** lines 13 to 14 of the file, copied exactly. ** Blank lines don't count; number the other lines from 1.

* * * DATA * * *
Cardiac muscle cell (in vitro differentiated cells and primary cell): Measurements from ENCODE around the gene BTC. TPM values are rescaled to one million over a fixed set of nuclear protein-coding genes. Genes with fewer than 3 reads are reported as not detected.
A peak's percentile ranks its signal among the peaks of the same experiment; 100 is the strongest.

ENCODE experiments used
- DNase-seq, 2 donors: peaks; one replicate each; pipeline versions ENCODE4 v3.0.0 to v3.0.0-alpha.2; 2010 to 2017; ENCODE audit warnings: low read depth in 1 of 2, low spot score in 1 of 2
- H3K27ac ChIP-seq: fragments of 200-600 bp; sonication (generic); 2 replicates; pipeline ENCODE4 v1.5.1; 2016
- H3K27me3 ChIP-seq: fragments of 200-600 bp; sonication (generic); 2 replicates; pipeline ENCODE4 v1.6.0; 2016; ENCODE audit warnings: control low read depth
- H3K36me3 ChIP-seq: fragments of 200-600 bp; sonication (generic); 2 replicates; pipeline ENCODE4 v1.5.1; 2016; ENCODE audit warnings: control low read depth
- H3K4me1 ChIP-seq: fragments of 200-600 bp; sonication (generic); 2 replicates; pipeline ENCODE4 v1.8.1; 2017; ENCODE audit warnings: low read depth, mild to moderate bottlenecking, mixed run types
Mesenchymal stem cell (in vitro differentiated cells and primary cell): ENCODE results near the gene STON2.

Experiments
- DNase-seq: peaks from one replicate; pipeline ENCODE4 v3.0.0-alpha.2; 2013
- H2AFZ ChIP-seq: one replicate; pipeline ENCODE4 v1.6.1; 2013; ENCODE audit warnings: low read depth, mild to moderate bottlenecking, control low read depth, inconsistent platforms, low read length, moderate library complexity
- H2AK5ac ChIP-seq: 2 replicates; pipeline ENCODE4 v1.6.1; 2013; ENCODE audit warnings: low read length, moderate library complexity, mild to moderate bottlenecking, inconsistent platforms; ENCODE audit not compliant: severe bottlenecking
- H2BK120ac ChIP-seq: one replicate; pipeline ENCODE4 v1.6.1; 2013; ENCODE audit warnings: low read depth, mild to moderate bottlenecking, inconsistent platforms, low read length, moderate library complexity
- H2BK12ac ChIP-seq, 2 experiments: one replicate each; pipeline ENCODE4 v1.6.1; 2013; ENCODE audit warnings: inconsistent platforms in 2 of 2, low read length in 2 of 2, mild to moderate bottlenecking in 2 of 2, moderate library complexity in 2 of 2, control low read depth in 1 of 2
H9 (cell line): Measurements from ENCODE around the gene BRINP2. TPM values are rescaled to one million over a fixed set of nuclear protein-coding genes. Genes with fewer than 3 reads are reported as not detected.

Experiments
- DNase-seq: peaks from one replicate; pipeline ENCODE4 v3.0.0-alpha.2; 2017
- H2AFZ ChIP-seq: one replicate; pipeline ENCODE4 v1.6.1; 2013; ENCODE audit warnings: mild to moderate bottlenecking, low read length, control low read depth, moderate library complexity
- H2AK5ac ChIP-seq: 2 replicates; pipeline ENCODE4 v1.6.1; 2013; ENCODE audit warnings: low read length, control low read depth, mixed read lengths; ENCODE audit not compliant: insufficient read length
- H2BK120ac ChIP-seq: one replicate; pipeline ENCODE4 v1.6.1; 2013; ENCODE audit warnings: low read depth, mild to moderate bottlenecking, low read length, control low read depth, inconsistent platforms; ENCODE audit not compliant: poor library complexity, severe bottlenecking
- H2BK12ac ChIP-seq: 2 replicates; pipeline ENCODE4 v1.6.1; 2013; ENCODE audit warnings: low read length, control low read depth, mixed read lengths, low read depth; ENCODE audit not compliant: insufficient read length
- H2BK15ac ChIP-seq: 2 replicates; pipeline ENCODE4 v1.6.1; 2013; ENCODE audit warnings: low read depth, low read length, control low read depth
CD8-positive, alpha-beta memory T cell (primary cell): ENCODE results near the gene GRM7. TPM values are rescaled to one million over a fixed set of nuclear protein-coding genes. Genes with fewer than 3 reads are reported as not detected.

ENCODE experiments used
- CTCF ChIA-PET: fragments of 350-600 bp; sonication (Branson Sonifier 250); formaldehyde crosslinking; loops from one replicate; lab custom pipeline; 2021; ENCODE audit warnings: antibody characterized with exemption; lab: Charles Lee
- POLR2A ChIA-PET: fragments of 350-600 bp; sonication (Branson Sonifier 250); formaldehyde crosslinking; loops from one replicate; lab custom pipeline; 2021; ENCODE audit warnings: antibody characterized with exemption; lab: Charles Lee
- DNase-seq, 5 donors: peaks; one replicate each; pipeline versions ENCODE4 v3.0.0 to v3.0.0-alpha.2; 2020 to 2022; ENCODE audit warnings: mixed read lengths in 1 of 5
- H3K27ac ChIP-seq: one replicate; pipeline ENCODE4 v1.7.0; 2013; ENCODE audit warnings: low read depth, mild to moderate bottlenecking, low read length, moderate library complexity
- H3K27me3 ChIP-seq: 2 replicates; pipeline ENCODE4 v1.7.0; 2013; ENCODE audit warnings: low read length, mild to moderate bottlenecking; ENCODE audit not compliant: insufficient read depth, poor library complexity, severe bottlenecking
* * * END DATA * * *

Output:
- H2AK5ac ChIP-seq: 2 replicates; pipeline ENCODE4 v1.6.1; 2013; ENCODE audit warnings: low read length, moderate library complexity, mild to moderate bottlenecking, inconsistent platforms; ENCODE audit not compliant: severe bottlenecking
- H2BK120ac ChIP-seq: one replicate; pipeline ENCODE4 v1.6.1; 2013; ENCODE audit warnings: low read depth, mild to moderate bottlenecking, inconsistent platforms, low read length, moderate library complexity